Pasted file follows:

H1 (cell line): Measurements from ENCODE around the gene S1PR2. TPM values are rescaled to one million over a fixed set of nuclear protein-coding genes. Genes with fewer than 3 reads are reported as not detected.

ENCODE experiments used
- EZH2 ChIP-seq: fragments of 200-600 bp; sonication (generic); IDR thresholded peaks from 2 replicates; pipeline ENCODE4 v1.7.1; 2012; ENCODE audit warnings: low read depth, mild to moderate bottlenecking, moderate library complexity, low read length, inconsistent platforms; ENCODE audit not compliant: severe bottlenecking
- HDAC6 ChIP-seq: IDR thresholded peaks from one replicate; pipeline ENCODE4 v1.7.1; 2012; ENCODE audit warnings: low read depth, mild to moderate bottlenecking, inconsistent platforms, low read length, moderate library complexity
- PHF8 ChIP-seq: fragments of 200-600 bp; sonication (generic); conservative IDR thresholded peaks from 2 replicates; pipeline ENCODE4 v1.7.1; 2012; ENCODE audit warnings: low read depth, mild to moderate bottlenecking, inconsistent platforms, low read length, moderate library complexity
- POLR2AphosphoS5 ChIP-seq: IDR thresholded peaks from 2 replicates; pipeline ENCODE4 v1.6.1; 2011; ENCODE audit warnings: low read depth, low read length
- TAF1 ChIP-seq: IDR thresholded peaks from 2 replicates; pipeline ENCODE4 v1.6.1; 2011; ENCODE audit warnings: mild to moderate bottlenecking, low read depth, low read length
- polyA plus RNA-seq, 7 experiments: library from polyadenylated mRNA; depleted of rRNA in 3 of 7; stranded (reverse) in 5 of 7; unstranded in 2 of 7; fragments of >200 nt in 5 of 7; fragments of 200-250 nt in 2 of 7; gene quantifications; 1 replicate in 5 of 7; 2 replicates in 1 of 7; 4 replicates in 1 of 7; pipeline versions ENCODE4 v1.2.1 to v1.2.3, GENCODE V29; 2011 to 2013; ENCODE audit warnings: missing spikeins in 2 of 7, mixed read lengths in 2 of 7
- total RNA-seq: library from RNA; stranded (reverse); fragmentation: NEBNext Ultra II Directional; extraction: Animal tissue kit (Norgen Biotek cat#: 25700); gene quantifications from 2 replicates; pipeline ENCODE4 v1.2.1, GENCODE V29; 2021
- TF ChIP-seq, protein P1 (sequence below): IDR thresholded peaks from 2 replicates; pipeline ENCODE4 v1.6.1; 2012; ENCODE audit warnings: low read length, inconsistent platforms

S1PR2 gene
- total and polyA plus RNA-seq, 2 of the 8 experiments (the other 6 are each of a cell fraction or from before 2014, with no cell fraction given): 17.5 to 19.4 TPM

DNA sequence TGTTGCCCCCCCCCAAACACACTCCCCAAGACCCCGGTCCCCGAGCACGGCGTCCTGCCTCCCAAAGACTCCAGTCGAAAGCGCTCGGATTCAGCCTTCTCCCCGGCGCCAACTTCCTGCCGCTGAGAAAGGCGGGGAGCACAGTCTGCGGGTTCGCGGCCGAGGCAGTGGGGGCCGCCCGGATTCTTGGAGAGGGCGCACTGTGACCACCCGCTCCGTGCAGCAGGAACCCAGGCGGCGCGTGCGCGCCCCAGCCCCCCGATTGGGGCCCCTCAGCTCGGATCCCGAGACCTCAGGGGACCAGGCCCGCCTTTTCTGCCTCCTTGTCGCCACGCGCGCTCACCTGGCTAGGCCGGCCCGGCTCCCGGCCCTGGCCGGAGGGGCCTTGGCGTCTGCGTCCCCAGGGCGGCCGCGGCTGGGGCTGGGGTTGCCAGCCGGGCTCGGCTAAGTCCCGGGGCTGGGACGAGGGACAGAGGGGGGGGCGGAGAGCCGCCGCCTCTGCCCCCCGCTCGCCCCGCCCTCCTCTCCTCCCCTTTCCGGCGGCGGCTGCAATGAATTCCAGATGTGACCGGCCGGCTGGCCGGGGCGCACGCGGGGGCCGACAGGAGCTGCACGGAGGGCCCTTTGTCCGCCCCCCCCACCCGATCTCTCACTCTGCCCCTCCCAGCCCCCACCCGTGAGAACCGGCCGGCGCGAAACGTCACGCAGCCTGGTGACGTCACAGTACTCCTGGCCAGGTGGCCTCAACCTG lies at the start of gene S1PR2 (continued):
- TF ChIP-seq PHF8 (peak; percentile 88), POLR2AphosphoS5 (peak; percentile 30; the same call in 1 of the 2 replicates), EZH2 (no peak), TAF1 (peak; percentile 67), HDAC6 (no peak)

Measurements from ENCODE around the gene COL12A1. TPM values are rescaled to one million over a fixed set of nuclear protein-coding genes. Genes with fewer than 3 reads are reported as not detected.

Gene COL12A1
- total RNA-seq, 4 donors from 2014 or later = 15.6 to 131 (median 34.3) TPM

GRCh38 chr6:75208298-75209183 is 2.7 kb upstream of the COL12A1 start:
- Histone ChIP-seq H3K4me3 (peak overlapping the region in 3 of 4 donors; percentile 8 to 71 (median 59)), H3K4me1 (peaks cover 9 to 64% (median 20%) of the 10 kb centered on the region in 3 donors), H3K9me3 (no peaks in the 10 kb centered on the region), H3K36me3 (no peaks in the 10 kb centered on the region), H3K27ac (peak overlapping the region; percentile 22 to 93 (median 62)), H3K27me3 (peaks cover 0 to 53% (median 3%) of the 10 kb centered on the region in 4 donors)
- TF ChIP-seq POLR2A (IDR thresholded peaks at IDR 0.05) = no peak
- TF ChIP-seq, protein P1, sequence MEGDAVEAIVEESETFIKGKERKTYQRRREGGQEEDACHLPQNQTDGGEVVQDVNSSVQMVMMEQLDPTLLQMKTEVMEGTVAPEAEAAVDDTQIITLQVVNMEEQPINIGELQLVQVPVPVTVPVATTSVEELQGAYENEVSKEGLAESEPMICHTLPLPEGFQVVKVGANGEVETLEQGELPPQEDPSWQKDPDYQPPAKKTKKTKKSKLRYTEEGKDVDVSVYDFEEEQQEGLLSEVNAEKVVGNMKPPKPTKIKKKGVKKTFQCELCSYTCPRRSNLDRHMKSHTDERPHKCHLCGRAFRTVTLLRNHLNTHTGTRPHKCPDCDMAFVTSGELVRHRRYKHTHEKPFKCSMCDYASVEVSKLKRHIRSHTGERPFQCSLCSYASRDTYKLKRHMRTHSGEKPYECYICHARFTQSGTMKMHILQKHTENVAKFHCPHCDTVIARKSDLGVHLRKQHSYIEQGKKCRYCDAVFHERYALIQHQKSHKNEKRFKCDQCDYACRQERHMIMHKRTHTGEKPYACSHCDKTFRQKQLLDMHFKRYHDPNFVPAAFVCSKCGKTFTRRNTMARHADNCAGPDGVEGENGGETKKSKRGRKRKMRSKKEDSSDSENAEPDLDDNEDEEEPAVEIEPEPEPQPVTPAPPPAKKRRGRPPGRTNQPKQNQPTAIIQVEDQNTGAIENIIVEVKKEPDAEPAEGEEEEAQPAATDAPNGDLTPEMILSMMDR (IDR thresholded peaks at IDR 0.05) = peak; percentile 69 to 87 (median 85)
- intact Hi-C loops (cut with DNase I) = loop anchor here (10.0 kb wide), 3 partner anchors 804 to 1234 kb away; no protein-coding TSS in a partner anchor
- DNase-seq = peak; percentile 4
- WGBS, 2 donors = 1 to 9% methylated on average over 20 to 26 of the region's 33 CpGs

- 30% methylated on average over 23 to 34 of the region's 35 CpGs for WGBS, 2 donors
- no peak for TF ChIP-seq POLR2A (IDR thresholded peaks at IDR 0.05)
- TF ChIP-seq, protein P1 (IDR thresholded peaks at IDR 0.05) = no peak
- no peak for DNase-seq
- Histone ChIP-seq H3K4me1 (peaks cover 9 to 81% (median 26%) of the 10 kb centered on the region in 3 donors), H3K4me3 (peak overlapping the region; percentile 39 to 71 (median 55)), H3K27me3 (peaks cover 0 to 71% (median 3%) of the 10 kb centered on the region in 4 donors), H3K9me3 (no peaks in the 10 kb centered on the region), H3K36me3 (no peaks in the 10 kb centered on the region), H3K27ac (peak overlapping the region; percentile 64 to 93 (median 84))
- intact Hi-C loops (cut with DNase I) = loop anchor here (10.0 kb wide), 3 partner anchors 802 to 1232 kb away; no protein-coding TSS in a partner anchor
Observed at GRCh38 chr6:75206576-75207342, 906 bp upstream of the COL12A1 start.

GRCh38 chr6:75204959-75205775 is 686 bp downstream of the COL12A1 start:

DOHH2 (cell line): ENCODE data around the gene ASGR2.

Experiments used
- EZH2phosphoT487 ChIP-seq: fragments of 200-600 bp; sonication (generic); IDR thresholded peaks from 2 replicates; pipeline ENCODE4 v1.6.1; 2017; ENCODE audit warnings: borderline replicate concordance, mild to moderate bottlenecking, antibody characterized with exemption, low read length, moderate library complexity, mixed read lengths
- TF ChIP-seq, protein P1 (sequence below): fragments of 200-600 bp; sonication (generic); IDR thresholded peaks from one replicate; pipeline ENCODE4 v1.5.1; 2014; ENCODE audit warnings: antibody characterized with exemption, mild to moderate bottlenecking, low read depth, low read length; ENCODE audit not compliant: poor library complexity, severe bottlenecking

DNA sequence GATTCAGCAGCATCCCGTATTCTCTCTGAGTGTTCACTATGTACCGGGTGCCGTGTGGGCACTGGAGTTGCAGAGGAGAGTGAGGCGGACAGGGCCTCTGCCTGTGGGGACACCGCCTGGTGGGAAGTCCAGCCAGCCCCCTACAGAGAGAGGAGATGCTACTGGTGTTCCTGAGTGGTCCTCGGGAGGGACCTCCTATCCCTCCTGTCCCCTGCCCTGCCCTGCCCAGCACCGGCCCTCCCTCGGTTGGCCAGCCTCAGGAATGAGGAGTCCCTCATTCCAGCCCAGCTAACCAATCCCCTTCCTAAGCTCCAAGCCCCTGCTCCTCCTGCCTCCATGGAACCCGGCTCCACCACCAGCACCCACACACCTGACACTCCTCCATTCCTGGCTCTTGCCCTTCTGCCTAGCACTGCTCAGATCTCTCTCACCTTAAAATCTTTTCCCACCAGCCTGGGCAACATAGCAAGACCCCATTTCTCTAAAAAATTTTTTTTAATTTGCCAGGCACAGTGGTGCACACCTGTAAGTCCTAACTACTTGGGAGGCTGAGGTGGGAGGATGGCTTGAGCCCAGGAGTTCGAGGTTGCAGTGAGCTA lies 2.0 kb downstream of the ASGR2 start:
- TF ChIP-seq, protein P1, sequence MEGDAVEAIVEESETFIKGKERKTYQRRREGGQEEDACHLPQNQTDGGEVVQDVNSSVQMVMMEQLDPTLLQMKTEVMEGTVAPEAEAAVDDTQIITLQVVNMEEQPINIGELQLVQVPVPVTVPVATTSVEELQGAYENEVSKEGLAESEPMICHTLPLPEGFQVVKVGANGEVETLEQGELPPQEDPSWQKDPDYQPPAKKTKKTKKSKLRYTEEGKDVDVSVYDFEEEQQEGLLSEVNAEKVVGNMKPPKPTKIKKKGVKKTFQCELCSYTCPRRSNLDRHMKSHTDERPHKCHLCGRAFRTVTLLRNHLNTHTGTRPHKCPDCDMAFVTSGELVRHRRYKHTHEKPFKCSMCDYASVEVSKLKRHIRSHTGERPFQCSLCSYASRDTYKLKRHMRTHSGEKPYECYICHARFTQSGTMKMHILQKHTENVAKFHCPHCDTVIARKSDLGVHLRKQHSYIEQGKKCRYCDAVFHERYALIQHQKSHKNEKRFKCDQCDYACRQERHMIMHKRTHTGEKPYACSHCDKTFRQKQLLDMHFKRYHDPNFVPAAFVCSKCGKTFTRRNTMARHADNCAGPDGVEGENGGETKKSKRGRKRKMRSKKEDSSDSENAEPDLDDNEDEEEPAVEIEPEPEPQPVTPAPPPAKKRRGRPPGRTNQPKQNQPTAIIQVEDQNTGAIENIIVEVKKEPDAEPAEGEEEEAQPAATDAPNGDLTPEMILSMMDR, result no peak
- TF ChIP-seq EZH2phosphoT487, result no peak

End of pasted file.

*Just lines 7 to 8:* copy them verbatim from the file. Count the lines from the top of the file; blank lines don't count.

- TAF1 ChIP-seq: IDR thresholded peaks from 2 replicates; pipeline ENCODE4 v1.6.1; 2011; ENCODE audit warnings: mild to moderate bottlenecking, low read depth, low read length
- polyA plus RNA-seq, 7 experiments: library from polyadenylated mRNA; depleted of rRNA in 3 of 7; stranded (reverse) in 5 of 7; unstranded in 2 of 7; fragments of >200 nt in 5 of 7; fragments of 200-250 nt in 2 of 7; gene quantifications; 1 replicate in 5 of 7; 2 replicates in 1 of 7; 4 replicates in 1 of 7; pipeline versions ENCODE4 v1.2.1 to v1.2.3, GENCODE V29; 2011 to 2013; ENCODE audit warnings: missing spikeins in 2 of 7, mixed read lengths in 2 of 7